I have always encouraged my students to model, model, model when solving story problems. Modeling is a way for students to make sense of a problem and catch mistakes before they happen. Sometimes, what seems like a good answer just doesn't work out once it's drawn as a model.

Until recently, I really didn't care what kind of model my kids used. Drawings, tally marks, symbols: anything was fair game. But as we've worked our way through multiplication and into division, I've found myself returning over and over again to the tape diagram. It's a nearly fail-proof way to work through a story problem and my students have become problem solving masters!

So, what exactly is a tape diagram?

In practice, it looks like this...

Tape diagrams have become my go-to model when teaching math. It work for any type of word problem, but I especially love it for solving multiplication and division.

To use a tape diagram, students must first ask, "Do I know the whole amount?" If it's supplied by the problem, fill it in. If not, put a question mark at the bottom of the diagram. Then look for other information and fill that in. The question mark always represents whatever piece of information is missing.

Here is an example of how I use it for division problems:

Students will quickly begin to see a pattern... the bottom number is always the product of the top two numbers.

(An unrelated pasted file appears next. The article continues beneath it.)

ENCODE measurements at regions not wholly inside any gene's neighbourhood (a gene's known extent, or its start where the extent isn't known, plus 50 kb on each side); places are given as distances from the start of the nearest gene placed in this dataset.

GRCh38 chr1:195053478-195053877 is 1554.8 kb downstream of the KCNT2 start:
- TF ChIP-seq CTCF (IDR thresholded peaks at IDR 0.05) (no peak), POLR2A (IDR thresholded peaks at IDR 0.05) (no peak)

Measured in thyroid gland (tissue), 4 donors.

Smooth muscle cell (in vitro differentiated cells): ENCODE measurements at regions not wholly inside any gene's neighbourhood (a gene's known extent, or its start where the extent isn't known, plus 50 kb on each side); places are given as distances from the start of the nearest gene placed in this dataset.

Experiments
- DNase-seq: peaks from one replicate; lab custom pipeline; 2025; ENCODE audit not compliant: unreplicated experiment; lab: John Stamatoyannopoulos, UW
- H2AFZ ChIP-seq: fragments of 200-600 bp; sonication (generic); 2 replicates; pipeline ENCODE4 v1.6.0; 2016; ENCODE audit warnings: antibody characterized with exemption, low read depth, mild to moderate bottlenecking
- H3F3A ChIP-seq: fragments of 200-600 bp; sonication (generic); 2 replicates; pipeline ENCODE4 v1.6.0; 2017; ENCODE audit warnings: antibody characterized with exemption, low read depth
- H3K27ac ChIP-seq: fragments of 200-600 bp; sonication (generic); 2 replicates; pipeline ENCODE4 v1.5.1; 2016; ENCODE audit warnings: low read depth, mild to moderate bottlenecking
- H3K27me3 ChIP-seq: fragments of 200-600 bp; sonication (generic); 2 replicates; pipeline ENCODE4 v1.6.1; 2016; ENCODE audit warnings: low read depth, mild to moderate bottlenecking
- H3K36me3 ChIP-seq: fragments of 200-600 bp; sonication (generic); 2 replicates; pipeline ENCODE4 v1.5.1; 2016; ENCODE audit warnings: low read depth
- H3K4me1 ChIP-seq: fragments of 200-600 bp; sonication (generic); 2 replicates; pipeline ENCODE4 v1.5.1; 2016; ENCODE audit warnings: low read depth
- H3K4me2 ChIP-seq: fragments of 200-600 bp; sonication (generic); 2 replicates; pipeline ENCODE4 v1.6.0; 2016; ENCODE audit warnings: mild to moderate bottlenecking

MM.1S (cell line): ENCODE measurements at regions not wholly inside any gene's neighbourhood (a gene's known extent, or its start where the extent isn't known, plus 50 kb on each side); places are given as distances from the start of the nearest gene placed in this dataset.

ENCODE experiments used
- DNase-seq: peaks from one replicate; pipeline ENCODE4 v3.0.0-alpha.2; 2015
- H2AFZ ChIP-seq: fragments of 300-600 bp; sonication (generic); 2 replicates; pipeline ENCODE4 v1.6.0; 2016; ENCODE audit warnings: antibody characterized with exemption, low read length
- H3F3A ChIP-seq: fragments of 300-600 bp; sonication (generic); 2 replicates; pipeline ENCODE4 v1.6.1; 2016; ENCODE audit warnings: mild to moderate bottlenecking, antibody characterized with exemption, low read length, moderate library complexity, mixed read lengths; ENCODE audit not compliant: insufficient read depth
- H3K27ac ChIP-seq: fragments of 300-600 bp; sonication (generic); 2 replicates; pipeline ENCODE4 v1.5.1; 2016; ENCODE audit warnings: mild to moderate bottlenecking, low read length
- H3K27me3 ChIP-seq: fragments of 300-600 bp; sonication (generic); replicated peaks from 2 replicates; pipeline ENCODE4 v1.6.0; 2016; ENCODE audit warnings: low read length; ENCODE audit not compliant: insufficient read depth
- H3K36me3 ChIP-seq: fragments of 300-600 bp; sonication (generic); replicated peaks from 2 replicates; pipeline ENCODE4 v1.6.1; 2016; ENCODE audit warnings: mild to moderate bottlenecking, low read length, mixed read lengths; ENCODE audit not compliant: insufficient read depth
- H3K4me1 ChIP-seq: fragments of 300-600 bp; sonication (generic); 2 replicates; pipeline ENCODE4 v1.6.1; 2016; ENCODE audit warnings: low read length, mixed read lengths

Therein lies the beauty of this model:

It is self-correcting. If the top two numbers, when multiplied, do not equal the bottom, you've done something wrong.

When teaching with this model, it's a good idea to have students write all four possible equations. So in the above example, we would also write ? x 4 = 32 and 32 ÷ ? = 4. This is important because it reinforces the concept of inverse operations and fact families. It also gives students a tool to use when the encounter problems with a missing factor or divisor.

Once my students are able to interpret story problems and solve using tape diagrams, I teach them to analyze a tape diagram and write their own story problems to go with it. This requires high-order thinking and really develops their mathematical minds.

To use tape diagrams with your students, I suggest following this instructional sequence...

Teacher supplies the story problem, draws the tape diagram, and models how to solve.

Teacher supplies the story problem, draws the tape diagram, and students help solve.

Teacher supplies the story problem, students help draw the diagram, and students solve on their own.

Teacher supplies the story problem, students draw and solve alone.

Teacher draws a tape diagram and students create a story problem to go with it.

Along the way, you'll want to move from including one equation that represents the problem to showing all four possible equations. This process, from introduction to proficiency, might take several weeks depending on the skills of your students. But it will pay off in the long run when your students become experts at solving story problems!

If you're interested in teaching your students to use this strategy, you may want to check out this resource:

Problem Solving with Tape Diagrams: A Model for Multiplication and Division